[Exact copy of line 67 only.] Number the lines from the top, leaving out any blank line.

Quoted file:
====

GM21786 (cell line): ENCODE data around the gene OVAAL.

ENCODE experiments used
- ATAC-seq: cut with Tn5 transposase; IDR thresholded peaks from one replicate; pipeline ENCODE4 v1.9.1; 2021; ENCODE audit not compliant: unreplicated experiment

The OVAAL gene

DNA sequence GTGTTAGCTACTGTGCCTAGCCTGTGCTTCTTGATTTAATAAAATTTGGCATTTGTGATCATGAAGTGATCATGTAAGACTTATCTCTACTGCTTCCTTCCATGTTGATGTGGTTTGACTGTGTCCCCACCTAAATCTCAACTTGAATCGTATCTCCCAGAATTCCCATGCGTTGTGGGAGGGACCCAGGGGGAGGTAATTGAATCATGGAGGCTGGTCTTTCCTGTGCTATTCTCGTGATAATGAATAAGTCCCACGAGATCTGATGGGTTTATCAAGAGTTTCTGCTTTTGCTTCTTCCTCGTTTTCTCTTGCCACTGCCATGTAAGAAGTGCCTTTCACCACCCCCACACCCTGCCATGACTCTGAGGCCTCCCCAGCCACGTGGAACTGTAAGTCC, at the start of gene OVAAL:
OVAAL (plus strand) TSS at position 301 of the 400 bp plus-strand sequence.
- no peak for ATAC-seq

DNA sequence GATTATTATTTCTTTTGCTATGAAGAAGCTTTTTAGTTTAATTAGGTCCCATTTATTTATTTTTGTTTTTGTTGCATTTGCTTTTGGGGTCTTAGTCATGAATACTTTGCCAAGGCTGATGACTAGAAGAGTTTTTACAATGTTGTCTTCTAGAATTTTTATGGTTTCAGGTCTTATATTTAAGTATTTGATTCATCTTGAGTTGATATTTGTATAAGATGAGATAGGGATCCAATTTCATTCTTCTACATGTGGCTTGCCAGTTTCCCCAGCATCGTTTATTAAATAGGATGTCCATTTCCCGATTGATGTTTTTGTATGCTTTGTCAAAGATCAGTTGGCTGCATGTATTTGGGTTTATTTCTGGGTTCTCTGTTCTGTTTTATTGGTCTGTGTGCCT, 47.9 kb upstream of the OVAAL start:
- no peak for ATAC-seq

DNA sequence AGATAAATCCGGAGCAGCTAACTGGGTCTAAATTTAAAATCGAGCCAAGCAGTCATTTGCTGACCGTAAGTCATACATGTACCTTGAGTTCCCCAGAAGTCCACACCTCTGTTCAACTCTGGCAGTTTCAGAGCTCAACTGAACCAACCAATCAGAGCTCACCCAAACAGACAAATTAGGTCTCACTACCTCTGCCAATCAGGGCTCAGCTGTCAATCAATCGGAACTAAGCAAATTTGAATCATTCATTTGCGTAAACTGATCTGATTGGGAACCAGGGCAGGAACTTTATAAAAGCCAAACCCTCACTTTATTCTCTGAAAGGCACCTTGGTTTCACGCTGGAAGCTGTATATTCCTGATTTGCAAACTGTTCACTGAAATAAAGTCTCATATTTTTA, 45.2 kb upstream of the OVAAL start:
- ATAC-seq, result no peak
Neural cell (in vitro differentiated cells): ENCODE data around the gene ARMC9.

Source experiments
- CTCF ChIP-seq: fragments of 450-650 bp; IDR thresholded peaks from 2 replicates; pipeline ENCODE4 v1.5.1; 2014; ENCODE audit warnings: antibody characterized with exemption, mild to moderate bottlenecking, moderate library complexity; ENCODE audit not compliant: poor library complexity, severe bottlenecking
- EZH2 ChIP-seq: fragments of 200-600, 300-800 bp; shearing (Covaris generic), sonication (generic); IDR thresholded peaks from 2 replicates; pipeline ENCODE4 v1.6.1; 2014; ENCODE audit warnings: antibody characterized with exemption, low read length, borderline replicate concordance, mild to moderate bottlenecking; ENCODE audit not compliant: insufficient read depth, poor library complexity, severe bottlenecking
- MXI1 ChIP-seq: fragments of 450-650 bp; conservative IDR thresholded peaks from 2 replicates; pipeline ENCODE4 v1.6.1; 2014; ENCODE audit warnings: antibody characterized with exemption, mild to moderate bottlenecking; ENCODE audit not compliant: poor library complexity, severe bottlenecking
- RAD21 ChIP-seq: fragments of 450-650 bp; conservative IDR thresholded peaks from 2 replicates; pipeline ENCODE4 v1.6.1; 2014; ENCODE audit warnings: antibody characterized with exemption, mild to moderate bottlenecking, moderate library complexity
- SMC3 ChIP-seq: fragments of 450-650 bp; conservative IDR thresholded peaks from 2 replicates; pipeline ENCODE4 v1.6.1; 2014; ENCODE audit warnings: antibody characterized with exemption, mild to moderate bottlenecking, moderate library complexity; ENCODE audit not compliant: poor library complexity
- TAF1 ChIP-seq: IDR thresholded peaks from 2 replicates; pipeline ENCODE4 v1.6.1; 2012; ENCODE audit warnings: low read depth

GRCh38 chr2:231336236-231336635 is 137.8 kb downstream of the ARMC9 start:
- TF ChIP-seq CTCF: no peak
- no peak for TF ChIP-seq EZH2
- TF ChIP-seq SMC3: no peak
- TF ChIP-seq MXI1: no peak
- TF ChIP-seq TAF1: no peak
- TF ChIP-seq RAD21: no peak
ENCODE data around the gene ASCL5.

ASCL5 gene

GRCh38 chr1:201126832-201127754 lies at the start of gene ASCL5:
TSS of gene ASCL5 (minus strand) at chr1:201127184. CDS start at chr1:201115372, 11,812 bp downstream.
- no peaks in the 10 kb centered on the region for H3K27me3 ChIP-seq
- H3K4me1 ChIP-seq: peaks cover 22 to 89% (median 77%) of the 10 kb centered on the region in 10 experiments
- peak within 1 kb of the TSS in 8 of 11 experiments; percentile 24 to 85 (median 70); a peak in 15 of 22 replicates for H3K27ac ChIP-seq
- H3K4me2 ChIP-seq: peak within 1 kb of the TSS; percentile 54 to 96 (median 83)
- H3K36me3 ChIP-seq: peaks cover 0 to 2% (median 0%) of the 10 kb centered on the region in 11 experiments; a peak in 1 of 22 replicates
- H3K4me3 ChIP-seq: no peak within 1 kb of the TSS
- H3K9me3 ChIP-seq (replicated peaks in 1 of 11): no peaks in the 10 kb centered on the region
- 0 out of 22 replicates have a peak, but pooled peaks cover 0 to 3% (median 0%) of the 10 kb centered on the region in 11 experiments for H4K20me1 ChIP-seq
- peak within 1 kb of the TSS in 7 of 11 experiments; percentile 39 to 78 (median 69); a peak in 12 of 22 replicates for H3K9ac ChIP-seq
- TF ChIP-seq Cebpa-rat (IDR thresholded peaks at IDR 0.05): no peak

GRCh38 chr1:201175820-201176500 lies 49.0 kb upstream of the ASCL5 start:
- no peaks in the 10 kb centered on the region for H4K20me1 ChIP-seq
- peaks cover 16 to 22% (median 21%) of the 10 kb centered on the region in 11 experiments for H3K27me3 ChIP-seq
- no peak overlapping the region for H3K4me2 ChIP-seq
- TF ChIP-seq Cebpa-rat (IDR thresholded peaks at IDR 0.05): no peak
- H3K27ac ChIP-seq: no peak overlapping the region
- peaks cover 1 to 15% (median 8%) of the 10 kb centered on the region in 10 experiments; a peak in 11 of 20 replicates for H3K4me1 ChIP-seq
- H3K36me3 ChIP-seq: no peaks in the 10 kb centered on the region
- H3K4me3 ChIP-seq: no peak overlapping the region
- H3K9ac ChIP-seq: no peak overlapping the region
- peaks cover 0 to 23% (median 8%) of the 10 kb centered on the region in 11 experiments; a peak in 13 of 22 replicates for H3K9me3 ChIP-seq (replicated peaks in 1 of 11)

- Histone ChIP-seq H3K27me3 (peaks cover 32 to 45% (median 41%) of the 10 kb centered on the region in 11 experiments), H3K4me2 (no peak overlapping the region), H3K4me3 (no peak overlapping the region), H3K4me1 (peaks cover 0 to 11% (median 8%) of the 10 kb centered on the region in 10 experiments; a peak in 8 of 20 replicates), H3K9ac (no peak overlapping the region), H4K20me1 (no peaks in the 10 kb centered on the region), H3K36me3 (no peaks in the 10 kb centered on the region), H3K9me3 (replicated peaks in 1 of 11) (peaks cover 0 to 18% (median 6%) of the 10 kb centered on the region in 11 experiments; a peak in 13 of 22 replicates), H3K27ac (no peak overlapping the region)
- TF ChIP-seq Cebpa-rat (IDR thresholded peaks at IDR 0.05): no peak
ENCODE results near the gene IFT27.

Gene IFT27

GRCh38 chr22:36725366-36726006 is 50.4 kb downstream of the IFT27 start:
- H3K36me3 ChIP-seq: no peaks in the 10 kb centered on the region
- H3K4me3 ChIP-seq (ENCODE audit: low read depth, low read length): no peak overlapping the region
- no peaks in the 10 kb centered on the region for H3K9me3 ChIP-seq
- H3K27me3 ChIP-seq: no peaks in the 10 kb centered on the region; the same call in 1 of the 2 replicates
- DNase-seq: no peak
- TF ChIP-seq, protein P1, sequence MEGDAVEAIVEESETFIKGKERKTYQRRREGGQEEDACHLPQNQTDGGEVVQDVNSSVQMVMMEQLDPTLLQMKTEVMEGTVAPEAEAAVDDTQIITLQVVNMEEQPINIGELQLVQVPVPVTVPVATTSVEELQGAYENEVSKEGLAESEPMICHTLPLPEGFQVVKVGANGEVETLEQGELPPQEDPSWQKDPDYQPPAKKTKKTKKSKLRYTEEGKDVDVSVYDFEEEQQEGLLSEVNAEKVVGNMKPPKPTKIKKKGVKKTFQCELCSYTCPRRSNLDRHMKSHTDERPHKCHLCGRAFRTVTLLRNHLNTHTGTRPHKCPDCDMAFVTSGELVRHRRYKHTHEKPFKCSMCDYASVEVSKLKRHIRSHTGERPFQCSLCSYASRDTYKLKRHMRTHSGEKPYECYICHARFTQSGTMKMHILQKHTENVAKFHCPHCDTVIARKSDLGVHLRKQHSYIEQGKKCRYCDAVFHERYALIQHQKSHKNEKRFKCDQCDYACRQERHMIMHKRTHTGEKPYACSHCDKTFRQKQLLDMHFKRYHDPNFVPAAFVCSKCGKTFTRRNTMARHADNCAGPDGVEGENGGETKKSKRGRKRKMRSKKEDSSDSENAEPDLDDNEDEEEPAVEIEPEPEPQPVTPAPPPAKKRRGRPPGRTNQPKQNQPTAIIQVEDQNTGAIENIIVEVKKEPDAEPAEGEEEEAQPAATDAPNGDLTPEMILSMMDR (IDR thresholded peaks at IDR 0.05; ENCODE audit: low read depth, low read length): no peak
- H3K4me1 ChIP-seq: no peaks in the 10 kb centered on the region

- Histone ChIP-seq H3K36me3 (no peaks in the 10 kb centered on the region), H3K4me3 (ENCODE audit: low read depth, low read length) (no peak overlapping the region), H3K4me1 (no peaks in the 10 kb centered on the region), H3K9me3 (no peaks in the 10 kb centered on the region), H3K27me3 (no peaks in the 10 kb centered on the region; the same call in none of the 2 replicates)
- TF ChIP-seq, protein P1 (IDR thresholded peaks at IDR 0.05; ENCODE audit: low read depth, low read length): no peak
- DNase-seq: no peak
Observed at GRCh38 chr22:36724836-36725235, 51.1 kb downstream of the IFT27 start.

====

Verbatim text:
Observed at GRCh38 chr22:36724836-36725235, 51.1 kb downstream of the IFT27 start.